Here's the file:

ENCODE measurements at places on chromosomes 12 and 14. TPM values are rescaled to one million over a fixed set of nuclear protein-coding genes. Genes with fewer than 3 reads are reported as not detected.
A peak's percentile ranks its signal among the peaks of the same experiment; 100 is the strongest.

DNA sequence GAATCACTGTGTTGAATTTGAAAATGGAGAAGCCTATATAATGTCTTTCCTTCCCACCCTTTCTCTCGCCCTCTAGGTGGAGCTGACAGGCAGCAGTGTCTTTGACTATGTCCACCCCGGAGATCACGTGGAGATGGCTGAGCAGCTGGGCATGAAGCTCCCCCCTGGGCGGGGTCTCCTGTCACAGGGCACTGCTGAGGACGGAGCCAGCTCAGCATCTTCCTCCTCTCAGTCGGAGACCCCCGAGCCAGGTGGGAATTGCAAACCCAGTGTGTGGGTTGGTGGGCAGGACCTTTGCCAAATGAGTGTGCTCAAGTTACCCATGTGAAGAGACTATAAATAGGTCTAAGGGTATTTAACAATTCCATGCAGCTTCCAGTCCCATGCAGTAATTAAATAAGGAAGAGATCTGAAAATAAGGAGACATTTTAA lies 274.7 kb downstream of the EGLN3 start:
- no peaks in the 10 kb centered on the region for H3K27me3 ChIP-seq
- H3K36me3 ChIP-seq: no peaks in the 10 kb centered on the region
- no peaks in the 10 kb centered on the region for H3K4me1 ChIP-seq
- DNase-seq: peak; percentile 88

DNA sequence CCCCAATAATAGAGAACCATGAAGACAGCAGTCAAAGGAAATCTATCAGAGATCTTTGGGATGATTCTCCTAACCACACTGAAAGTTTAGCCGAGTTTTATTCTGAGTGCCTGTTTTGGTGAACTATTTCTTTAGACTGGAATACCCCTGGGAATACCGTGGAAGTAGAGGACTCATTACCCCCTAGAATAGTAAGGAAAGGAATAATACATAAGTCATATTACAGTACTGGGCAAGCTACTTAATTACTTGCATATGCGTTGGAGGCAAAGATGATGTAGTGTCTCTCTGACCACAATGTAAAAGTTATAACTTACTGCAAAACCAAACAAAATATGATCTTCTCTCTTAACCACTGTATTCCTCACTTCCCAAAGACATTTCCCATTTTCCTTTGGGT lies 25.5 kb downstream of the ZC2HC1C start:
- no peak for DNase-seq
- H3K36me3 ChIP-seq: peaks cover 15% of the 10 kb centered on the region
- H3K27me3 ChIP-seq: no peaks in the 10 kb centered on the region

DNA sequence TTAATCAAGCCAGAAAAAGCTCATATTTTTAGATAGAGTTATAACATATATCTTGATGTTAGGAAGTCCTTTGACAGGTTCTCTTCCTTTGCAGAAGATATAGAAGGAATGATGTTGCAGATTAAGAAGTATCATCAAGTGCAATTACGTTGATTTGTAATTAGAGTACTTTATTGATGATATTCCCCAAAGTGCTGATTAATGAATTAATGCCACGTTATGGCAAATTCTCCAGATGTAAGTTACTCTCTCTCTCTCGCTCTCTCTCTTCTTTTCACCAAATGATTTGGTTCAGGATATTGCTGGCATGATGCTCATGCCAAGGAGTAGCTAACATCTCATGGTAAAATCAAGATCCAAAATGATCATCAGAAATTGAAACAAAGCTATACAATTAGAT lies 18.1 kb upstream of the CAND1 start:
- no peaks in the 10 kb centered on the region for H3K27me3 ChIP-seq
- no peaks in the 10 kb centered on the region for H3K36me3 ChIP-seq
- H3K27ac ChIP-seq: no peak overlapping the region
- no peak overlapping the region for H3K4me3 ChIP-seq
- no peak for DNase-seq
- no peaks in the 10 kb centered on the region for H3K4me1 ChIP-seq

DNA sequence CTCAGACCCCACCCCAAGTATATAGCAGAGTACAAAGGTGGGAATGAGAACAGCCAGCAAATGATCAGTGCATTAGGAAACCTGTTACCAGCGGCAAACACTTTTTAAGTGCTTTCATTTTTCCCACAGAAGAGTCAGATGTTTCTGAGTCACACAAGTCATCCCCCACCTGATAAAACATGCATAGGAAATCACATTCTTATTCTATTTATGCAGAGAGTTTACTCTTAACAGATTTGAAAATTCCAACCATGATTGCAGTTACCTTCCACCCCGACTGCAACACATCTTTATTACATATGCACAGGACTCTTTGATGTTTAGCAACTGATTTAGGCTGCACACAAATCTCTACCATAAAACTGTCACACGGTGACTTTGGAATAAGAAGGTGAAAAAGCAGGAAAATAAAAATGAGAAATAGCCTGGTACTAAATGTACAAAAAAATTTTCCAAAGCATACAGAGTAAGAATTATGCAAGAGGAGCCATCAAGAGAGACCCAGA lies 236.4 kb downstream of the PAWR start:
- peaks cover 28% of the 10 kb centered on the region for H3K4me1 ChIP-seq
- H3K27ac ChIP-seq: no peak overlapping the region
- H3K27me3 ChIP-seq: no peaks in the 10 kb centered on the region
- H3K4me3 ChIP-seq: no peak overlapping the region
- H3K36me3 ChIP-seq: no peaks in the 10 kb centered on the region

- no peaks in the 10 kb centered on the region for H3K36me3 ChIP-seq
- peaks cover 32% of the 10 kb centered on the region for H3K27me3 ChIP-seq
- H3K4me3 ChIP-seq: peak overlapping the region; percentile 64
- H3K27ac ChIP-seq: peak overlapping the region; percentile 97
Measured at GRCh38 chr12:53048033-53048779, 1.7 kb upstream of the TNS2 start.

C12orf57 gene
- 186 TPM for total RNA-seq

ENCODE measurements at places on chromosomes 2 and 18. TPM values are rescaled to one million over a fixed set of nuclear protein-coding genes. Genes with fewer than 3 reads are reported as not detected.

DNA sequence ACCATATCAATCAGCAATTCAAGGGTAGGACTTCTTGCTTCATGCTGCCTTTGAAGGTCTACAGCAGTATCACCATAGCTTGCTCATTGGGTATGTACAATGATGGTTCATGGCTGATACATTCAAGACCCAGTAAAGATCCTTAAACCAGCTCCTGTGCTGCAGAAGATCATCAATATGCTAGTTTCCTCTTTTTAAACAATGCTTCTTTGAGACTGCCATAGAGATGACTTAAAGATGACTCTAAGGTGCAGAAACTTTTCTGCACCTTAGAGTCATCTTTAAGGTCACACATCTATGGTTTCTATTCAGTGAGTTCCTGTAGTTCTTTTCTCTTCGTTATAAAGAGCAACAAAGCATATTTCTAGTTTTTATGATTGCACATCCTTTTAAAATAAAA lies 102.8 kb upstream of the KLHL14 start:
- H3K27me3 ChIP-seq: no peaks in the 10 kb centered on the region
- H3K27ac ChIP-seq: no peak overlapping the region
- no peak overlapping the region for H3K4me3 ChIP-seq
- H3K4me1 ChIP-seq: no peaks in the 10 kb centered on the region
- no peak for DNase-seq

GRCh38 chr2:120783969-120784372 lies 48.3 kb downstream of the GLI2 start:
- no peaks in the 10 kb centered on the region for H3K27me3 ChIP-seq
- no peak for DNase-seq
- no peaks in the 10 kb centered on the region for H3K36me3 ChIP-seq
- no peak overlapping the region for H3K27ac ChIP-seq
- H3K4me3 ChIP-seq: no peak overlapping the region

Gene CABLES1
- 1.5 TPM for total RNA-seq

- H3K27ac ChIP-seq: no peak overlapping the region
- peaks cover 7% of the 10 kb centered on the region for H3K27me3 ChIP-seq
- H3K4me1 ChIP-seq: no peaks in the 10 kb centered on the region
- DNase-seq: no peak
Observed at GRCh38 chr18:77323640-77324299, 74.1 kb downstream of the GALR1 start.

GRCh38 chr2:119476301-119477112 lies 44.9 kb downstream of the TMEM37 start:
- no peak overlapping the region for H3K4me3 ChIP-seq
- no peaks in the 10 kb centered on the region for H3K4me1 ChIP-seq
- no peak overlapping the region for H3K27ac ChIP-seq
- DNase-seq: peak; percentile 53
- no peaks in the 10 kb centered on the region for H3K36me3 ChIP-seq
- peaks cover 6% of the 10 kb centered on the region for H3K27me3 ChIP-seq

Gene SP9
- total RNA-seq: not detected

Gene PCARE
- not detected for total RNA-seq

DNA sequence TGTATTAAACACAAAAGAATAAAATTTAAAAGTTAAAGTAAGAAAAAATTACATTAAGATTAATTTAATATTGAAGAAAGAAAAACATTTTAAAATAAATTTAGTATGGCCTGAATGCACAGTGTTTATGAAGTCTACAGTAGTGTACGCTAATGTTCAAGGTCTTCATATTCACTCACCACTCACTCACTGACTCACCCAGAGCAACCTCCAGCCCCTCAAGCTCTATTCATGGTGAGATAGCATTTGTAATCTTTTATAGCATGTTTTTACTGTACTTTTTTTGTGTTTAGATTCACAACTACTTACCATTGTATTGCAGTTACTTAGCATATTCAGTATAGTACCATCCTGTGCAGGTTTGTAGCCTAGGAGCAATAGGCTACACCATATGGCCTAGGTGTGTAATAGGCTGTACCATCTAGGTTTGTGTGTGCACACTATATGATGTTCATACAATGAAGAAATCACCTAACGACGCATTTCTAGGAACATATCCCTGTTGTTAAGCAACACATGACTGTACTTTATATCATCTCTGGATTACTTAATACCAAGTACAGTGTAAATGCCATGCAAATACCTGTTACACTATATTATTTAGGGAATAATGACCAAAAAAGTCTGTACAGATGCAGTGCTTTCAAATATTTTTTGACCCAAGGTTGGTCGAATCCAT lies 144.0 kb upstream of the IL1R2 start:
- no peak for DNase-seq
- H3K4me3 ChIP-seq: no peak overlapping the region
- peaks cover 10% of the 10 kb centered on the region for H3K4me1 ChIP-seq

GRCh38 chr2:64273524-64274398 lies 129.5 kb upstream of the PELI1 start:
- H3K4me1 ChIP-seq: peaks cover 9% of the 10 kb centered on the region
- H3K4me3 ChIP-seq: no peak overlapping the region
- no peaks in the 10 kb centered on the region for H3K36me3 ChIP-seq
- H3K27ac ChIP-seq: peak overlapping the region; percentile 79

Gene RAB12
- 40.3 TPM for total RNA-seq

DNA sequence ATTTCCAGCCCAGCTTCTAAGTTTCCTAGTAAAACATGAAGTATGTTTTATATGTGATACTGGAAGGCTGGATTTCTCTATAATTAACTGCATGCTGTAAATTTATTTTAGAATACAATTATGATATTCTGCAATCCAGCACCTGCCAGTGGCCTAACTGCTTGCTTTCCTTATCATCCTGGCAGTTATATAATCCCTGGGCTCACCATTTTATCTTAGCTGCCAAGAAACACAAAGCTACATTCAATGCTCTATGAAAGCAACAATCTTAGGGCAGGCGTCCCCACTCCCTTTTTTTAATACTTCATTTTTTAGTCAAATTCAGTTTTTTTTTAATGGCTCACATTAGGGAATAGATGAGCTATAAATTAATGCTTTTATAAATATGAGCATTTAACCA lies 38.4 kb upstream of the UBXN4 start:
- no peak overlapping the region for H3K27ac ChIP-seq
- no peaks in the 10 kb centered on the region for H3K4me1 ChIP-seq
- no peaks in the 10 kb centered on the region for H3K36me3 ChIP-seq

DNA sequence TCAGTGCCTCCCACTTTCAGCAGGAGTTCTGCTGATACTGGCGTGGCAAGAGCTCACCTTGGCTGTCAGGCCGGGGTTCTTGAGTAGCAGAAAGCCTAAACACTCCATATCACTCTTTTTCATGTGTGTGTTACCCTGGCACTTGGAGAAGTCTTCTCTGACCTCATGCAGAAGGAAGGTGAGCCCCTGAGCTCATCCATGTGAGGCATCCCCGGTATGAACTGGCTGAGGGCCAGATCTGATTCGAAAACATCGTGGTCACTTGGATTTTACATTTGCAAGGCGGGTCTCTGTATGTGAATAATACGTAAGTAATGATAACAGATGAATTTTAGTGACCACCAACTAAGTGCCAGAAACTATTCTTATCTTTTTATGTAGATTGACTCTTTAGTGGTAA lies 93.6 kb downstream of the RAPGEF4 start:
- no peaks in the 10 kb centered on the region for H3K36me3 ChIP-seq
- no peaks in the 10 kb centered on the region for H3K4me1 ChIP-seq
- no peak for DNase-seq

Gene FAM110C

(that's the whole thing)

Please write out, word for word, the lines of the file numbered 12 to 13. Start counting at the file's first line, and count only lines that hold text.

DNA sequence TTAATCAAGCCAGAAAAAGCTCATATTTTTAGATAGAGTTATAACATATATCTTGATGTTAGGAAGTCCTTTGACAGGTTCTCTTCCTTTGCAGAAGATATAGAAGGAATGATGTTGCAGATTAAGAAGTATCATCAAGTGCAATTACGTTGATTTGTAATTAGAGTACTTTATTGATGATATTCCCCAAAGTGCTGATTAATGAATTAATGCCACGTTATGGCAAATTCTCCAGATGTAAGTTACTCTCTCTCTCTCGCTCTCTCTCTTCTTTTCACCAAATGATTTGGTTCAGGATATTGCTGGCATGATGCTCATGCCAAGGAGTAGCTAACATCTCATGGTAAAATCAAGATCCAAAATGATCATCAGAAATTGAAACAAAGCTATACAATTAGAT lies 18.1 kb upstream of the CAND1 start:
- no peaks in the 10 kb centered on the region for H3K27me3 ChIP-seq